In the opening remarks of his letter to the public, ESPNcricinfo’s Sambit Bal notes that, “Everything has changed, yet nothing has.” It’s the kind of turn of phrase you’d expect from the person in charge of a large sports media platform’s coverage of an even larger global sport. ESPNcricinfo – the home base for all of ESPN’s coverage of Cricket around the world – just got a much needed (by his admission) facelift. Bal goes on to mention that, “ESPNcricinfo has evolved constantly over the years, adding new content, new voices and new platforms, but like all major design interventions, our latest makeover is an adoption of an idea. It’s a simple, yet profound one, and it has you at the center.”
While the notion of an ever-changing landscape is nothing new to digital publishers, what stands out most about ESPNcricinfo’s latest rebrand is the attention to personalization. The new site groups all of the data in endlessly customizable ways, whether it’s scores, stats, or video highlights. (They are, of course, focusing heavily on the latter.) They even go as far as saying that the personalization is “the heart of the new experience.” Despite existing in an industry that’s as much about finding the latest innovation as it is actually implementing it, this latest trend might be here to stay.
“I think the personalization of content will be a mainstay in media for a long time,” said Troy Machir, Senior Digital Producer for CSN Mid-Atlantic. “As personalities and writers become more opinionated and people change jobs, consumers will want to pick and choose the content they are presented with, almost a la cart.”
The pros of a completely customizable experience are clear.
New Yorkers no longer have to shift through 15 pages Dallas Cowboys articles while trying to get their Giants fix. Seattle Mariners fans have the score, inning and pitch count in their pockets, refreshing constantly, three finger swipes and a poke away. It’s an outreach method that, like Machir says, “[is] very important for large national sites looking to capture the attention of fans who are local in nature.”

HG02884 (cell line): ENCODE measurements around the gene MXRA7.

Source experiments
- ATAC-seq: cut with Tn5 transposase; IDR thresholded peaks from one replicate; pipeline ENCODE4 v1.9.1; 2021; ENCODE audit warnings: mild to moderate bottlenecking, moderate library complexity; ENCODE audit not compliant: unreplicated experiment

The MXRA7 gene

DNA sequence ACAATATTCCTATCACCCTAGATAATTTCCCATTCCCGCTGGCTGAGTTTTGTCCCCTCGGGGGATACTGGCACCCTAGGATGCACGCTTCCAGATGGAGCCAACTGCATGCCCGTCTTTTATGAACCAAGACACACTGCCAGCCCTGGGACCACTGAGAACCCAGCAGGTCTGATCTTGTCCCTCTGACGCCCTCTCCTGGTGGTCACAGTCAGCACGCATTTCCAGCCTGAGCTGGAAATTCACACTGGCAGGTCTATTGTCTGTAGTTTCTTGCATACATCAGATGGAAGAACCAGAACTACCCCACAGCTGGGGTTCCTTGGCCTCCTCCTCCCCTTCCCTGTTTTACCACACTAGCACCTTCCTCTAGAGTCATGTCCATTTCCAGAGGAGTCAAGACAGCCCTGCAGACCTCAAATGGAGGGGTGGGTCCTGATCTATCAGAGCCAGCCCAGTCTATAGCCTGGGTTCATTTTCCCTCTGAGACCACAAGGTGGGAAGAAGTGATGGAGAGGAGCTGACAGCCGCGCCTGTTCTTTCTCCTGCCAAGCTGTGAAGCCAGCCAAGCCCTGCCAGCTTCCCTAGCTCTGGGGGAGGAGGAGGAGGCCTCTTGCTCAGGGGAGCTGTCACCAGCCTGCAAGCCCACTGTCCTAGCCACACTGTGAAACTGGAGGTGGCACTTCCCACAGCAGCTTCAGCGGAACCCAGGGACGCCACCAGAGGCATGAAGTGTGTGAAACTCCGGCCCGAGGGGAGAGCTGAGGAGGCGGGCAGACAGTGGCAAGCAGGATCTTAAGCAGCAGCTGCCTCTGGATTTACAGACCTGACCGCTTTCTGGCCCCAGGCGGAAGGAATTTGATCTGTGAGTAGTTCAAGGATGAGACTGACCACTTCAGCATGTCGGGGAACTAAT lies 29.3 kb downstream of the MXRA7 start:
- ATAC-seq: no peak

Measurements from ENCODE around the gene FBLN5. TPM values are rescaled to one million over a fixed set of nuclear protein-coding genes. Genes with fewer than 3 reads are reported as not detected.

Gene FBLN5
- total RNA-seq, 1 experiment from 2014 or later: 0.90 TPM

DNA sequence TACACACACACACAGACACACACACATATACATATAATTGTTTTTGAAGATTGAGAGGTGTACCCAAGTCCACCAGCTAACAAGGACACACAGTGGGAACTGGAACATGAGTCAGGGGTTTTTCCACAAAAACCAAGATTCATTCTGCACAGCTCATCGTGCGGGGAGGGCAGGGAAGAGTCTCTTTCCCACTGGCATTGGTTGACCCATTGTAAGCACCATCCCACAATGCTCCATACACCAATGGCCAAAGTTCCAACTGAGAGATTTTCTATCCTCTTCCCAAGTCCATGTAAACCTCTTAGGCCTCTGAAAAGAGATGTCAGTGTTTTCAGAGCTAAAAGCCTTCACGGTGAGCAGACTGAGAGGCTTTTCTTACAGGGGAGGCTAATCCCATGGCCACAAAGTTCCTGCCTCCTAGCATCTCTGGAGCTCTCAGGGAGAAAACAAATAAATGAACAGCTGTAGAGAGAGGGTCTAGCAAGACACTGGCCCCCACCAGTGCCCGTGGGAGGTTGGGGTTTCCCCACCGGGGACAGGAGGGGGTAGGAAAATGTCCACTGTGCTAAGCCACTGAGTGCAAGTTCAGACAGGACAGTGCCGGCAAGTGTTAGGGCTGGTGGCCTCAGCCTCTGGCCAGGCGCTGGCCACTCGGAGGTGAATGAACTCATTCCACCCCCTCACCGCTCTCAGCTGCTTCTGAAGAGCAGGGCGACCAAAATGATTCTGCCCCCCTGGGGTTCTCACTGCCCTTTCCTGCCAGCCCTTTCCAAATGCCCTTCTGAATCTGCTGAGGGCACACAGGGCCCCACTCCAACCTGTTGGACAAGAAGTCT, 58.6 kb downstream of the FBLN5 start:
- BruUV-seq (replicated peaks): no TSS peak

But while his prediction seems to be good news on the surface, there is – per usual – a catch: over-investment.
“I believe there is a saturation point with major media outlets,” Machir added. “They provide personalization of widgets and layouts, but how much investment of resources is too much when users can go to hyper-localized sites that have invested all of their resources on content that is, in its root form, personalized?”
Ironically enough, Machir offered ESPN as an example. About a decade ago, the Worldwide Leader took on an ambitious attempt at creating completely personalized sites, all focusing on a single city’s sports news. It originally was a popular move, but inevitably faced the same fate that all wind tunnels do – they don’t make money. As of today, most if not all, of the regionally-focused sites on ESPN’s website are defunct.
“What doesn’t work is investing in resources for new localized information, like they did with team-specific bloggers and city sites,” Machir said. “Now, certainly, they still have city sites and team-specific bloggers, but there has been heavy turnover and job layoffs.”
Machir’s advice (which has worked in the case of ESPNcricinfo): “Use the available content first, and then, if it truly makes sense from a financial standpoint, invest in bulking up the original content.”
By Cameron Ellis, Special to the News Media Alliance